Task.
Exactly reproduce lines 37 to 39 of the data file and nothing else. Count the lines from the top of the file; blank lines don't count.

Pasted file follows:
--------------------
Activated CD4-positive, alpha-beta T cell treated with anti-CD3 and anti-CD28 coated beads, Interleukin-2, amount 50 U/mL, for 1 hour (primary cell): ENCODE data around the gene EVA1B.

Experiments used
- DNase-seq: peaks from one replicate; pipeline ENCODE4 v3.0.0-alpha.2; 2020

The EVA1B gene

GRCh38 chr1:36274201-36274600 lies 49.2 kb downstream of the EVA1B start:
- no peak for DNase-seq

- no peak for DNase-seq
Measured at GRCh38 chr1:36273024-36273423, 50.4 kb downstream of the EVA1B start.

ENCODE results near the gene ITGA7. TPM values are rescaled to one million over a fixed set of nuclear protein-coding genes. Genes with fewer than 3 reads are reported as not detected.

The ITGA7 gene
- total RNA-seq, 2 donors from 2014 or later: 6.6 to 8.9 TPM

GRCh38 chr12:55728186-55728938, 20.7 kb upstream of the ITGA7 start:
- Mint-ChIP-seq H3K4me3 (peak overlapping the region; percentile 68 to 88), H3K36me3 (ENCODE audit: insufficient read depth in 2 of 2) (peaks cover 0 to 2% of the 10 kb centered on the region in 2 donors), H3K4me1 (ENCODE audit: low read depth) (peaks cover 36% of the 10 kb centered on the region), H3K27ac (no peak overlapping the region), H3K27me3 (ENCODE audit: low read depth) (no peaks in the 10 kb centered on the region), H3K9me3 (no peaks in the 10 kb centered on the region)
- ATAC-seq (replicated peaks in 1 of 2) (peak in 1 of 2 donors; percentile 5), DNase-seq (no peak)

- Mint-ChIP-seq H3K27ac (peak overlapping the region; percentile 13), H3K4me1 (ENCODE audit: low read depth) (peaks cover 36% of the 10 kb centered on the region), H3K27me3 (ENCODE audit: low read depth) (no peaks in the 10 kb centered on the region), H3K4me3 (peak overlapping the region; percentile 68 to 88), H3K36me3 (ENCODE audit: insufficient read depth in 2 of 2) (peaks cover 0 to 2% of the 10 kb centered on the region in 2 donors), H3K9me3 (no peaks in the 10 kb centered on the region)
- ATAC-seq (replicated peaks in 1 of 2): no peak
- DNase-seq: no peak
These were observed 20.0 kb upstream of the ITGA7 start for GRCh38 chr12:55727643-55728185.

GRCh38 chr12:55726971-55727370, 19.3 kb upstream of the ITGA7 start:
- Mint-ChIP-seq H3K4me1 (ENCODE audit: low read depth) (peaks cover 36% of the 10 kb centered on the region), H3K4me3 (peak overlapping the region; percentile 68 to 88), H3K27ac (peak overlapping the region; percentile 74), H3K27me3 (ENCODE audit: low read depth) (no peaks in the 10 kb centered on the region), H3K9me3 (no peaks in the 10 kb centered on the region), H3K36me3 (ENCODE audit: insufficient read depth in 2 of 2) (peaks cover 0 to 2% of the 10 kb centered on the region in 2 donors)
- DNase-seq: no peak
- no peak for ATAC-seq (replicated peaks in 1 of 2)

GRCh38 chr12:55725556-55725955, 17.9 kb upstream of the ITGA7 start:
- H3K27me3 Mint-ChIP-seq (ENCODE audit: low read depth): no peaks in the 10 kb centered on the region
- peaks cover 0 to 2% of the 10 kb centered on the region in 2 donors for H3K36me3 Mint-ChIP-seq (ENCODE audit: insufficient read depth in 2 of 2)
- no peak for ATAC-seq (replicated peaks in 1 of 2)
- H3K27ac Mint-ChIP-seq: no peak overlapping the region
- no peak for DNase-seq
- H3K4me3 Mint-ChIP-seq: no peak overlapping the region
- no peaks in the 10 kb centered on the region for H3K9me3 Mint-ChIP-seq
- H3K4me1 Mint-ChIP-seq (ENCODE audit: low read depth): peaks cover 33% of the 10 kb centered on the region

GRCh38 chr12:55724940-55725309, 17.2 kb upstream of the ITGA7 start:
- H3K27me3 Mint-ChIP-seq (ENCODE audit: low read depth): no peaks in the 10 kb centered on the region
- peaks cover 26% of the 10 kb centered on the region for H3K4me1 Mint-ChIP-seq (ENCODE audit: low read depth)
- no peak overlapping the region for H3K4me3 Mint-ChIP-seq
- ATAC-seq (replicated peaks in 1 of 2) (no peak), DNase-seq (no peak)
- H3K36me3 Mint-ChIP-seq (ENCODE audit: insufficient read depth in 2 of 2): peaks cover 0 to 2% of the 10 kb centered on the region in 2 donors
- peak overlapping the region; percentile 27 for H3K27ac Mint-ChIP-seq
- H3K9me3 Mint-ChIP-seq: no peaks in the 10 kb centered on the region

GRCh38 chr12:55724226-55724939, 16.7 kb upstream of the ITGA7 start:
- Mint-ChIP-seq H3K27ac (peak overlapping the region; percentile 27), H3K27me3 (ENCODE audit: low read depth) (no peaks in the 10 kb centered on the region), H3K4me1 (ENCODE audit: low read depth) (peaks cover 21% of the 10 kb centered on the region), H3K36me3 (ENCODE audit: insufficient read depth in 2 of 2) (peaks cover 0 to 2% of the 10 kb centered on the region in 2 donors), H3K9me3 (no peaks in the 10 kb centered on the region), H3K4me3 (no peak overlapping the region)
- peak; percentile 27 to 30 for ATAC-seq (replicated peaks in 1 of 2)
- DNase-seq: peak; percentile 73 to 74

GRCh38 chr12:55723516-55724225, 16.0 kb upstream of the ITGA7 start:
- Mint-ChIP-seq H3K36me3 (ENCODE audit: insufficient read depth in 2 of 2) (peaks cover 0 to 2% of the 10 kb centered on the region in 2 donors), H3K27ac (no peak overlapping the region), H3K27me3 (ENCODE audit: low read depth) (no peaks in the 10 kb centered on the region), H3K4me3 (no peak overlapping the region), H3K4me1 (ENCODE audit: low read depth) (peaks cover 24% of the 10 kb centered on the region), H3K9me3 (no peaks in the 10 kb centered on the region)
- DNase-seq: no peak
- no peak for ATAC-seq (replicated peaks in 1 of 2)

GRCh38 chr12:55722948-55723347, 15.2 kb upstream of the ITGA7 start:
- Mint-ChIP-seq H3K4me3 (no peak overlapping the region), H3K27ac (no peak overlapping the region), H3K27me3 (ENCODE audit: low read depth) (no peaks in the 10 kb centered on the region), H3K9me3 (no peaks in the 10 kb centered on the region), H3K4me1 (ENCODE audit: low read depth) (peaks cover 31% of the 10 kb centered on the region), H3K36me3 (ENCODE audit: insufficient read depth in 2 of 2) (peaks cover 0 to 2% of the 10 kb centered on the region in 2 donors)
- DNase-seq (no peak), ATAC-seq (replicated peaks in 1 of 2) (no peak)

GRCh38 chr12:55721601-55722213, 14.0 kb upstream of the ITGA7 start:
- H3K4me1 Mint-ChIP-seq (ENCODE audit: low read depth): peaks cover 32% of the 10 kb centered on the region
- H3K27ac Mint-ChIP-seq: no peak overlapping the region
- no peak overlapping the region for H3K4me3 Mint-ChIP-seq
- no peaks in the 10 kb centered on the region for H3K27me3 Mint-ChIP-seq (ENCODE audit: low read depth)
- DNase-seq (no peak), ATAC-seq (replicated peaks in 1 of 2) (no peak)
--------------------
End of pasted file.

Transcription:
- H3K36me3 Mint-ChIP-seq (ENCODE audit: insufficient read depth in 2 of 2): peaks cover 0 to 2% of the 10 kb centered on the region in 2 donors
- peak overlapping the region; percentile 27 for H3K27ac Mint-ChIP-seq
- H3K9me3 Mint-ChIP-seq: no peaks in the 10 kb centered on the region